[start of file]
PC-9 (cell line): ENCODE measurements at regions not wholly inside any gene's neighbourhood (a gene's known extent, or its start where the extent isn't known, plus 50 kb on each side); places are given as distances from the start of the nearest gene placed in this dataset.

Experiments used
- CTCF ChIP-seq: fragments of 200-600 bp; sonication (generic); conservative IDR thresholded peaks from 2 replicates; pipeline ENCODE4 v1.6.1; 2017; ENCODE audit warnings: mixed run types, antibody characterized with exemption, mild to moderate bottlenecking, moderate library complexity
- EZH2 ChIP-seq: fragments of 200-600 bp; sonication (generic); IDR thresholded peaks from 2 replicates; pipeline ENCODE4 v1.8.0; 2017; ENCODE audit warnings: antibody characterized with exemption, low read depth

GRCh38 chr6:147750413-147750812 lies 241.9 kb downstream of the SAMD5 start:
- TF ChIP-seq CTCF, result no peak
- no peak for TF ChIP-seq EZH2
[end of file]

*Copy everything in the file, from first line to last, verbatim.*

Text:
PC-9 (cell line): ENCODE measurements at regions not wholly inside any gene's neighbourhood (a gene's known extent, or its start where the extent isn't known, plus 50 kb on each side); places are given as distances from the start of the nearest gene placed in this dataset.

Experiments used
- CTCF ChIP-seq: fragments of 200-600 bp; sonication (generic); conservative IDR thresholded peaks from 2 replicates; pipeline ENCODE4 v1.6.1; 2017; ENCODE audit warnings: mixed run types, antibody characterized with exemption, mild to moderate bottlenecking, moderate library complexity
- EZH2 ChIP-seq: fragments of 200-600 bp; sonication (generic); IDR thresholded peaks from 2 replicates; pipeline ENCODE4 v1.8.0; 2017; ENCODE audit warnings: antibody characterized with exemption, low read depth

GRCh38 chr6:147750413-147750812 lies 241.9 kb downstream of the SAMD5 start:
- TF ChIP-seq CTCF, result no peak
- no peak for TF ChIP-seq EZH2